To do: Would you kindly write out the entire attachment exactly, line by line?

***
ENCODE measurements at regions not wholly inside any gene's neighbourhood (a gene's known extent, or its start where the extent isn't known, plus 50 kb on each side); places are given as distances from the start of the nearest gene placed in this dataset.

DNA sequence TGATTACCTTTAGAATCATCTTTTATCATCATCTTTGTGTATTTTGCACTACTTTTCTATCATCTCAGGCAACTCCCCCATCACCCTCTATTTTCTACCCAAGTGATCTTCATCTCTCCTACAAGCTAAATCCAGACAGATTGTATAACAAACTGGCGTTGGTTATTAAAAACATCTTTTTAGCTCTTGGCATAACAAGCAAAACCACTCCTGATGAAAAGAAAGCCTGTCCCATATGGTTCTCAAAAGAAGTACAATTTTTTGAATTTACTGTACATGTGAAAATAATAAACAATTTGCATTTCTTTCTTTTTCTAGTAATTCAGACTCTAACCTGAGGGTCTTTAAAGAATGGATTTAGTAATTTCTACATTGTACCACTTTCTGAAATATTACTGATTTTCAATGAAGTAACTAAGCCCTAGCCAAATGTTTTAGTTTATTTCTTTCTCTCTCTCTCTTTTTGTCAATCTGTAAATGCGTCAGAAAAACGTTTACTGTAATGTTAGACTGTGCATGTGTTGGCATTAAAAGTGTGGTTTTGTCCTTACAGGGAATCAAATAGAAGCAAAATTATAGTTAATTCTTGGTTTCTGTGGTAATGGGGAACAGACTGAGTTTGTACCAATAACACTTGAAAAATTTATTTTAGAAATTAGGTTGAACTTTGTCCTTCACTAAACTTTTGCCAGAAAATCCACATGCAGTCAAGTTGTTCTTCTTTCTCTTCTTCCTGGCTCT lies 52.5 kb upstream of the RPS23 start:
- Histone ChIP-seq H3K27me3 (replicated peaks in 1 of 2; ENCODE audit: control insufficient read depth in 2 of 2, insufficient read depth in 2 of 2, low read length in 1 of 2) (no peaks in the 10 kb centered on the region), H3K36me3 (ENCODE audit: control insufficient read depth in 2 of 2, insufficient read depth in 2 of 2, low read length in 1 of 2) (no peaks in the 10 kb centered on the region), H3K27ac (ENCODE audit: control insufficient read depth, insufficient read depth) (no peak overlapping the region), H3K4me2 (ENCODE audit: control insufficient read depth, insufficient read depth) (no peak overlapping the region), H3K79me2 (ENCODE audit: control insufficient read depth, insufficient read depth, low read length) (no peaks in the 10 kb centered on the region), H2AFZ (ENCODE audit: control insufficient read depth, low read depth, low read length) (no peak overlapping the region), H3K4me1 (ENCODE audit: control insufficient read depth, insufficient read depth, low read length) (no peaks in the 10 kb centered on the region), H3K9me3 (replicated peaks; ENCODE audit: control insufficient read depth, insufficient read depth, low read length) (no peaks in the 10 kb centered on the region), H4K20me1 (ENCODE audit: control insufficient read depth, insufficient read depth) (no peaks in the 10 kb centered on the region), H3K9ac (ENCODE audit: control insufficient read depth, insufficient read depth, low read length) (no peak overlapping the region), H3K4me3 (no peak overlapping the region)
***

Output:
ENCODE measurements at regions not wholly inside any gene's neighbourhood (a gene's known extent, or its start where the extent isn't known, plus 50 kb on each side); places are given as distances from the start of the nearest gene placed in this dataset.

DNA sequence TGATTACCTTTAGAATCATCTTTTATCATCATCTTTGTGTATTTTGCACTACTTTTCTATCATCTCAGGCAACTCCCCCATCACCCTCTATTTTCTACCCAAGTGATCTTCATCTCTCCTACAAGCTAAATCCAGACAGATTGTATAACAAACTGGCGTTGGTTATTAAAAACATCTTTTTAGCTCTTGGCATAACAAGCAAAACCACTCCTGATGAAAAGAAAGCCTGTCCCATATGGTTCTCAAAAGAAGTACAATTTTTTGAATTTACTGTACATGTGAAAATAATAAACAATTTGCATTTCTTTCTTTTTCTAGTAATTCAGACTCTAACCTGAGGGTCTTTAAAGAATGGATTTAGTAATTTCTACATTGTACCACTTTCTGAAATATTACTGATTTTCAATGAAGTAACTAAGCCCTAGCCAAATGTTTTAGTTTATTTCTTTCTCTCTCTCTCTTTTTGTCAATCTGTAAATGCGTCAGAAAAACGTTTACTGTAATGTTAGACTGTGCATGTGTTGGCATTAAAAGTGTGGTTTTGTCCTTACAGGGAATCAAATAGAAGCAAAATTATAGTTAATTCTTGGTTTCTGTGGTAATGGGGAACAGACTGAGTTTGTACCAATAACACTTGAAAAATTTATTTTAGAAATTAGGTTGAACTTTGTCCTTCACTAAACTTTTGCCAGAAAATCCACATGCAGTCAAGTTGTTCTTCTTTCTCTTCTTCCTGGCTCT lies 52.5 kb upstream of the RPS23 start:
- Histone ChIP-seq H3K27me3 (replicated peaks in 1 of 2; ENCODE audit: control insufficient read depth in 2 of 2, insufficient read depth in 2 of 2, low read length in 1 of 2) (no peaks in the 10 kb centered on the region), H3K36me3 (ENCODE audit: control insufficient read depth in 2 of 2, insufficient read depth in 2 of 2, low read length in 1 of 2) (no peaks in the 10 kb centered on the region), H3K27ac (ENCODE audit: control insufficient read depth, insufficient read depth) (no peak overlapping the region), H3K4me2 (ENCODE audit: control insufficient read depth, insufficient read depth) (no peak overlapping the region), H3K79me2 (ENCODE audit: control insufficient read depth, insufficient read depth, low read length) (no peaks in the 10 kb centered on the region), H2AFZ (ENCODE audit: control insufficient read depth, low read depth, low read length) (no peak overlapping the region), H3K4me1 (ENCODE audit: control insufficient read depth, insufficient read depth, low read length) (no peaks in the 10 kb centered on the region), H3K9me3 (replicated peaks; ENCODE audit: control insufficient read depth, insufficient read depth, low read length) (no peaks in the 10 kb centered on the region), H4K20me1 (ENCODE audit: control insufficient read depth, insufficient read depth) (no peaks in the 10 kb centered on the region), H3K9ac (ENCODE audit: control insufficient read depth, insufficient read depth, low read length) (no peak overlapping the region), H3K4me3 (no peak overlapping the region)